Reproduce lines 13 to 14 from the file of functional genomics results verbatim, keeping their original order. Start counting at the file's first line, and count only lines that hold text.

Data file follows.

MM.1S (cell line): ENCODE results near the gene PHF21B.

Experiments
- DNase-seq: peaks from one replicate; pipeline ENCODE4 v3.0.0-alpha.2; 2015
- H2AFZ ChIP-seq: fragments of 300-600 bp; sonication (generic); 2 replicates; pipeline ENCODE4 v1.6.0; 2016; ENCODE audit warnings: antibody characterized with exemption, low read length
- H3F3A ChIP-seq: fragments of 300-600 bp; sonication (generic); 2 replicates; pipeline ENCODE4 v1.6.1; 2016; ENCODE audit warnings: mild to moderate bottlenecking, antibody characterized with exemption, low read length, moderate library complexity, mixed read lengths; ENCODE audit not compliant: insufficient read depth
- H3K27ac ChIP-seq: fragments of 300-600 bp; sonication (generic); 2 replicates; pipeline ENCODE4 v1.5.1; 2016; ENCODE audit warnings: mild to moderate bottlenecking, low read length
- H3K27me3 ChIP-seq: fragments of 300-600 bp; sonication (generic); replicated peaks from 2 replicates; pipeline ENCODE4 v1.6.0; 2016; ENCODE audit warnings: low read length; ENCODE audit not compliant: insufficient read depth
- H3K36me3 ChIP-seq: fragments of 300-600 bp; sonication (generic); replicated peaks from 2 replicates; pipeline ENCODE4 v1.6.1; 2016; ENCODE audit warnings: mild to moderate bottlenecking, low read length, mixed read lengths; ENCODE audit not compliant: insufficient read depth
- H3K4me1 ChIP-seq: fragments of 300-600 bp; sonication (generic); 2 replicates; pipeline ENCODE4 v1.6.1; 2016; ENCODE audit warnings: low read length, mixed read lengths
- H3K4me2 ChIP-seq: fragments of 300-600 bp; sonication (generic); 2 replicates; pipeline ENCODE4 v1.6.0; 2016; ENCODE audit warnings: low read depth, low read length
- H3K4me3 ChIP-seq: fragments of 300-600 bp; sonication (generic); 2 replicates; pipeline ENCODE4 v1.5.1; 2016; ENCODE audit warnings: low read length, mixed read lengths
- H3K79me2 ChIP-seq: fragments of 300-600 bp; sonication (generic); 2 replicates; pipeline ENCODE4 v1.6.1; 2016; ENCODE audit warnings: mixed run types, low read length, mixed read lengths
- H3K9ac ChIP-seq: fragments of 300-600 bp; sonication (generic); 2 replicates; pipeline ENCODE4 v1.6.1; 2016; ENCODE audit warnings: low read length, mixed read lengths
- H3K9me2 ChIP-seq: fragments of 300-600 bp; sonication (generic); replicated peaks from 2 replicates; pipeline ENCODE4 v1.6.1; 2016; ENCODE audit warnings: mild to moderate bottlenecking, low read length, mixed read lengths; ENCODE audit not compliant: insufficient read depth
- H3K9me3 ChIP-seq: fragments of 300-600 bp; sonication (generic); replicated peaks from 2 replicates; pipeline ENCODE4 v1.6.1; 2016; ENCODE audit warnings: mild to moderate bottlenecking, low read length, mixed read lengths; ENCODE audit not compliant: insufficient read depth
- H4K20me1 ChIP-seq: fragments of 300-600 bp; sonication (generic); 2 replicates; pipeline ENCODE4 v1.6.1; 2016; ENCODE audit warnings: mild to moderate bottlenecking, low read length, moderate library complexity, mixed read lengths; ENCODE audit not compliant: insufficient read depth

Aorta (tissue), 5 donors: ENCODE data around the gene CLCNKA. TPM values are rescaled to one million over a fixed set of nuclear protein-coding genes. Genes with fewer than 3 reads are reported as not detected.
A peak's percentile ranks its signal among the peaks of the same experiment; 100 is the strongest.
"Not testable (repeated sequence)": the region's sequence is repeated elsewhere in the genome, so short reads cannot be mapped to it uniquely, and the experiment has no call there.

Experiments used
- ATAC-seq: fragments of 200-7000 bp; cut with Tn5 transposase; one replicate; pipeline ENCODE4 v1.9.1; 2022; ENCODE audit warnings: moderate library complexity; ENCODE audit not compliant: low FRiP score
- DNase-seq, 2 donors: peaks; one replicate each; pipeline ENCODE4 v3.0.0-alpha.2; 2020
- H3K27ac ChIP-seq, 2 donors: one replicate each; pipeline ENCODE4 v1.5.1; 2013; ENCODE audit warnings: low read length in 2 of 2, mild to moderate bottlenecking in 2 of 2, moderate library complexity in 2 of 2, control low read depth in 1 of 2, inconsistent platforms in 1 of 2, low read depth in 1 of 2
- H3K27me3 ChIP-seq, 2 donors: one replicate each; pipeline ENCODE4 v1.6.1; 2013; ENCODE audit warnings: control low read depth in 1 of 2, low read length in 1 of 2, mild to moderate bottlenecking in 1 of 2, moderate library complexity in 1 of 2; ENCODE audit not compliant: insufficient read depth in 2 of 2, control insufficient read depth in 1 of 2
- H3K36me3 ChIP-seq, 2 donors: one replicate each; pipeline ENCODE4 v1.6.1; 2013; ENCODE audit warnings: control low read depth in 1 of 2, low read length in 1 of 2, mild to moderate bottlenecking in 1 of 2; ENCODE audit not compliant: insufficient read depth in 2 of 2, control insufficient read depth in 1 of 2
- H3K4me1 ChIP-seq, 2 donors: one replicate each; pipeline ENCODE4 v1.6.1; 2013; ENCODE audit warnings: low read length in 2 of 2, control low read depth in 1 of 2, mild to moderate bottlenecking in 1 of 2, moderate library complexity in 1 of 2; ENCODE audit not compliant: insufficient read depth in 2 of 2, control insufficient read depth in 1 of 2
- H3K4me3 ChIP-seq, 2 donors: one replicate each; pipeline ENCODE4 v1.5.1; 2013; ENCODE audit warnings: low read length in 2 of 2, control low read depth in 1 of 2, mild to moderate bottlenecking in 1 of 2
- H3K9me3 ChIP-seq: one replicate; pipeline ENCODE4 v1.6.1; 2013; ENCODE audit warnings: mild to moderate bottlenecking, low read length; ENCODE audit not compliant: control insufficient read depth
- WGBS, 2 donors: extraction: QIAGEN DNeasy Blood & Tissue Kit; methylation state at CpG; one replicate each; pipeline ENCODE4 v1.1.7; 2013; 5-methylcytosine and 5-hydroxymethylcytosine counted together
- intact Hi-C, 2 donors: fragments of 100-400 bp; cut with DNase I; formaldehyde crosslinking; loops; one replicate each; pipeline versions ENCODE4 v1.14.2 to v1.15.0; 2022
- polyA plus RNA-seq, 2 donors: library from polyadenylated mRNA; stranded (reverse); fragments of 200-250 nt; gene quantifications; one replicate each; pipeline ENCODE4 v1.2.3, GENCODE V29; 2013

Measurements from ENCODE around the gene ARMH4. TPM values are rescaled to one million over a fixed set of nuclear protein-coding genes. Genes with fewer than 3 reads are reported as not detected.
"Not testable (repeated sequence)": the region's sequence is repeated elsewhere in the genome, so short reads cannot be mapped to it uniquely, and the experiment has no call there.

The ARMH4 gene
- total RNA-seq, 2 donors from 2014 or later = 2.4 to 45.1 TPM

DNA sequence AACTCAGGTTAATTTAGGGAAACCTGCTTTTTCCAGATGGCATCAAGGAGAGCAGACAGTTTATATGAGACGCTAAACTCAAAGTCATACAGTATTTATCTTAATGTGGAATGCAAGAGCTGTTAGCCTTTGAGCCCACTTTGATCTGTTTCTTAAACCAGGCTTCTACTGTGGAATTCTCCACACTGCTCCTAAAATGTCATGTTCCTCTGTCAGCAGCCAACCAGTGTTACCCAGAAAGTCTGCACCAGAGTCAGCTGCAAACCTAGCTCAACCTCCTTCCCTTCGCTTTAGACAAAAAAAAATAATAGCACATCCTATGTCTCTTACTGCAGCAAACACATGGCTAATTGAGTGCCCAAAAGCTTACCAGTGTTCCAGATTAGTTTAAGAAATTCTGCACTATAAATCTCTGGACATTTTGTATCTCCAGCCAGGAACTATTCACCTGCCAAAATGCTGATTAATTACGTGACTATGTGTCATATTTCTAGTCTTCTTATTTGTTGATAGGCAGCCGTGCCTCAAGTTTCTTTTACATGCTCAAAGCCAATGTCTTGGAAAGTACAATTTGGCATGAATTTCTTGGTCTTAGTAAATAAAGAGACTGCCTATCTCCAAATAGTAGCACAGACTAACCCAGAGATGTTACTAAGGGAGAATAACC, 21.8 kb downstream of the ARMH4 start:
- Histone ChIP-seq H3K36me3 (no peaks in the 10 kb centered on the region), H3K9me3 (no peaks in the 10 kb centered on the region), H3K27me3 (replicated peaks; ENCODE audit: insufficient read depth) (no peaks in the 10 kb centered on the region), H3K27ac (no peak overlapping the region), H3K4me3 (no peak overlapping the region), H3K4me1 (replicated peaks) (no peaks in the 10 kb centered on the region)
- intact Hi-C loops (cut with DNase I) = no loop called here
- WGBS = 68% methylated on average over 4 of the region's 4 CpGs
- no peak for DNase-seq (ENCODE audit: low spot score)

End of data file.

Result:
- H3K9ac ChIP-seq: fragments of 300-600 bp; sonication (generic); 2 replicates; pipeline ENCODE4 v1.6.1; 2016; ENCODE audit warnings: low read length, mixed read lengths
- H3K9me2 ChIP-seq: fragments of 300-600 bp; sonication (generic); replicated peaks from 2 replicates; pipeline ENCODE4 v1.6.1; 2016; ENCODE audit warnings: mild to moderate bottlenecking, low read length, mixed read lengths; ENCODE audit not compliant: insufficient read depth